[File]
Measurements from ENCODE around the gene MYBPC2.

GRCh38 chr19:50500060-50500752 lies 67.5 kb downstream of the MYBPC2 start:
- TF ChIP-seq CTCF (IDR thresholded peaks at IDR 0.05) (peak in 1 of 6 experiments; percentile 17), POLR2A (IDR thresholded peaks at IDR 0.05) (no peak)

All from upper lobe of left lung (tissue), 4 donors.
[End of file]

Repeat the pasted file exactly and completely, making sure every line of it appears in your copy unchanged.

Measurements from ENCODE around the gene MYBPC2.

GRCh38 chr19:50500060-50500752 lies 67.5 kb downstream of the MYBPC2 start:
- TF ChIP-seq CTCF (IDR thresholded peaks at IDR 0.05) (peak in 1 of 6 experiments; percentile 17), POLR2A (IDR thresholded peaks at IDR 0.05) (no peak)

All from upper lobe of left lung (tissue), 4 donors.